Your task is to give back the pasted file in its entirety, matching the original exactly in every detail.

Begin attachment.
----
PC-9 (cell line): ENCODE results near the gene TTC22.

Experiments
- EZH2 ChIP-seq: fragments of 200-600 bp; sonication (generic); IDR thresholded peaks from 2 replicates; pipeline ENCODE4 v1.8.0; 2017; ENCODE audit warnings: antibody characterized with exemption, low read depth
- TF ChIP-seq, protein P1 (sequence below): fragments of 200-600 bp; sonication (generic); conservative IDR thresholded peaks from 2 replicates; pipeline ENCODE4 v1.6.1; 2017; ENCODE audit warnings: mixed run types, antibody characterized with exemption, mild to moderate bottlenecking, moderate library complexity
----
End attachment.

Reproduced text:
PC-9 (cell line): ENCODE results near the gene TTC22.

Experiments
- EZH2 ChIP-seq: fragments of 200-600 bp; sonication (generic); IDR thresholded peaks from 2 replicates; pipeline ENCODE4 v1.8.0; 2017; ENCODE audit warnings: antibody characterized with exemption, low read depth
- TF ChIP-seq, protein P1 (sequence below): fragments of 200-600 bp; sonication (generic); conservative IDR thresholded peaks from 2 replicates; pipeline ENCODE4 v1.6.1; 2017; ENCODE audit warnings: mixed run types, antibody characterized with exemption, mild to moderate bottlenecking, moderate library complexity